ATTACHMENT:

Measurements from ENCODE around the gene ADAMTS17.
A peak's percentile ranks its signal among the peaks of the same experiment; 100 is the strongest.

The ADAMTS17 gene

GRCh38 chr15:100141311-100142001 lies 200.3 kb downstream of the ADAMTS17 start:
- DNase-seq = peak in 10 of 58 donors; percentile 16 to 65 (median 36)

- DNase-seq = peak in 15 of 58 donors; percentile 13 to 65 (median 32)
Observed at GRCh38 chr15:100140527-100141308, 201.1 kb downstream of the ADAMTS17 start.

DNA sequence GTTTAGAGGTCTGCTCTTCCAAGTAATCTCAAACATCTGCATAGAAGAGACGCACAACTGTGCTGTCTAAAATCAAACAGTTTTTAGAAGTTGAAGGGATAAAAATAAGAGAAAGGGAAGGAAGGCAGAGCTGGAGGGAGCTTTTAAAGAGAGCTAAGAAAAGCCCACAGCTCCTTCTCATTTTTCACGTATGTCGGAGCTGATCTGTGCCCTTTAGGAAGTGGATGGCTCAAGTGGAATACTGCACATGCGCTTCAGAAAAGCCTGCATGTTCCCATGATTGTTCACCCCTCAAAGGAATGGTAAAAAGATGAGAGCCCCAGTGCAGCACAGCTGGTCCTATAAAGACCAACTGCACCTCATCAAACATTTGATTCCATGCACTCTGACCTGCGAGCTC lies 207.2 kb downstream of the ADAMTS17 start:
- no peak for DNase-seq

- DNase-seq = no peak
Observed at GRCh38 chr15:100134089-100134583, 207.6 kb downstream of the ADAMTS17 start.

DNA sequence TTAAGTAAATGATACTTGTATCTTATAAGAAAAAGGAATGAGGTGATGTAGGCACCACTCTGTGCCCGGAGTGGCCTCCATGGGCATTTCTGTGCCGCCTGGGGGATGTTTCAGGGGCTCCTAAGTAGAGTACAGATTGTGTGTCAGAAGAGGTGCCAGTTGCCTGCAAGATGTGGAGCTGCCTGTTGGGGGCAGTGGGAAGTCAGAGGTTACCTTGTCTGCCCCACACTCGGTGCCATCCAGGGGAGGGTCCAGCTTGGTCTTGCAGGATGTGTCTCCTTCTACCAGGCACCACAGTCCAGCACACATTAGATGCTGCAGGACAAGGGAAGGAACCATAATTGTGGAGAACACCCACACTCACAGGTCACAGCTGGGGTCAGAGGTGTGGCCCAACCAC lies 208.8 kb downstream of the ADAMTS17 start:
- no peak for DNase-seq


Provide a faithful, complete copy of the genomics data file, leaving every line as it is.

Measurements from ENCODE around the gene ADAMTS17.
A peak's percentile ranks its signal among the peaks of the same experiment; 100 is the strongest.

The ADAMTS17 gene

GRCh38 chr15:100141311-100142001 lies 200.3 kb downstream of the ADAMTS17 start:
- DNase-seq = peak in 10 of 58 donors; percentile 16 to 65 (median 36)

- DNase-seq = peak in 15 of 58 donors; percentile 13 to 65 (median 32)
Observed at GRCh38 chr15:100140527-100141308, 201.1 kb downstream of the ADAMTS17 start.

DNA sequence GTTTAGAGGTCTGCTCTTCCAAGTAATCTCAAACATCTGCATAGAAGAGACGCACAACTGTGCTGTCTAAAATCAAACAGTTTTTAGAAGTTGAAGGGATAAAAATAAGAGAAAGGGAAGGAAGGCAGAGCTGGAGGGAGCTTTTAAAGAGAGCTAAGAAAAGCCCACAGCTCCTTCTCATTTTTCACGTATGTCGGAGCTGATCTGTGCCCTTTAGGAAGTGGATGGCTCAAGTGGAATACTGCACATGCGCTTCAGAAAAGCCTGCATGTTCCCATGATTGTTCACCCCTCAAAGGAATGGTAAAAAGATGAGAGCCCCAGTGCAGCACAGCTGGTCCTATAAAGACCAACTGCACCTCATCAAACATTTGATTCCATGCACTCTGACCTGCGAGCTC lies 207.2 kb downstream of the ADAMTS17 start:
- no peak for DNase-seq

- DNase-seq = no peak
Observed at GRCh38 chr15:100134089-100134583, 207.6 kb downstream of the ADAMTS17 start.

DNA sequence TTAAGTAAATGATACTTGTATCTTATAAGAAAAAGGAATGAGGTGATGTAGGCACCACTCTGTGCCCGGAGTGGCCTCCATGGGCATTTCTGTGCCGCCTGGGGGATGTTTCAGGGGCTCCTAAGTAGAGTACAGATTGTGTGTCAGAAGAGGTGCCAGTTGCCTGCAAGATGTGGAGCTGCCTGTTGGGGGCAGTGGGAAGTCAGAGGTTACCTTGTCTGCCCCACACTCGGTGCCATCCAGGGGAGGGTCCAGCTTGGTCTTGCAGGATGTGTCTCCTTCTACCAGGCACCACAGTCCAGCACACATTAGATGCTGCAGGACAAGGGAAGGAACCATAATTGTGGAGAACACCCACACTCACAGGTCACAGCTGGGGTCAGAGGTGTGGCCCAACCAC lies 208.8 kb downstream of the ADAMTS17 start:
- no peak for DNase-seq